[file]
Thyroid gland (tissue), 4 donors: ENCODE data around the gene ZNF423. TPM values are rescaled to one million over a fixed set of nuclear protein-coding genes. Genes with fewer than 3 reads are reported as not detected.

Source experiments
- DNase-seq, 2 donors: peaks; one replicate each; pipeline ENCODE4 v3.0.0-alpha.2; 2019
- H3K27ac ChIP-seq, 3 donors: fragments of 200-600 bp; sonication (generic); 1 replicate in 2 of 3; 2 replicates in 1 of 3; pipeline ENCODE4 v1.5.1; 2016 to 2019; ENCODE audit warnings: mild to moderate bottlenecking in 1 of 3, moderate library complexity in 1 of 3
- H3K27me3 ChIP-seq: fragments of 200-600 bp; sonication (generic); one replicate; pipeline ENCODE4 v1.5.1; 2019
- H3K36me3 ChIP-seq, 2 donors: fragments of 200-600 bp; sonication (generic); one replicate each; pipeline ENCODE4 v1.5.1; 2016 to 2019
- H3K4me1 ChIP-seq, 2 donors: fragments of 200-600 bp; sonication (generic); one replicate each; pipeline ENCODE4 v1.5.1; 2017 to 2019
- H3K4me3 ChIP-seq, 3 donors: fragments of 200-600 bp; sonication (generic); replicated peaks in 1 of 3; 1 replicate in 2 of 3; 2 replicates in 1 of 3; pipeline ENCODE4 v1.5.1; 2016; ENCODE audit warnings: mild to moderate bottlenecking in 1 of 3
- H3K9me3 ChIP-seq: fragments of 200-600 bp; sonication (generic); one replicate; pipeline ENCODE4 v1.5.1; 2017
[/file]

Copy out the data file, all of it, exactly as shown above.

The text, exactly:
Thyroid gland (tissue), 4 donors: ENCODE data around the gene ZNF423. TPM values are rescaled to one million over a fixed set of nuclear protein-coding genes. Genes with fewer than 3 reads are reported as not detected.

Source experiments
- DNase-seq, 2 donors: peaks; one replicate each; pipeline ENCODE4 v3.0.0-alpha.2; 2019
- H3K27ac ChIP-seq, 3 donors: fragments of 200-600 bp; sonication (generic); 1 replicate in 2 of 3; 2 replicates in 1 of 3; pipeline ENCODE4 v1.5.1; 2016 to 2019; ENCODE audit warnings: mild to moderate bottlenecking in 1 of 3, moderate library complexity in 1 of 3
- H3K27me3 ChIP-seq: fragments of 200-600 bp; sonication (generic); one replicate; pipeline ENCODE4 v1.5.1; 2019
- H3K36me3 ChIP-seq, 2 donors: fragments of 200-600 bp; sonication (generic); one replicate each; pipeline ENCODE4 v1.5.1; 2016 to 2019
- H3K4me1 ChIP-seq, 2 donors: fragments of 200-600 bp; sonication (generic); one replicate each; pipeline ENCODE4 v1.5.1; 2017 to 2019
- H3K4me3 ChIP-seq, 3 donors: fragments of 200-600 bp; sonication (generic); replicated peaks in 1 of 3; 1 replicate in 2 of 3; 2 replicates in 1 of 3; pipeline ENCODE4 v1.5.1; 2016; ENCODE audit warnings: mild to moderate bottlenecking in 1 of 3
- H3K9me3 ChIP-seq: fragments of 200-600 bp; sonication (generic); one replicate; pipeline ENCODE4 v1.5.1; 2017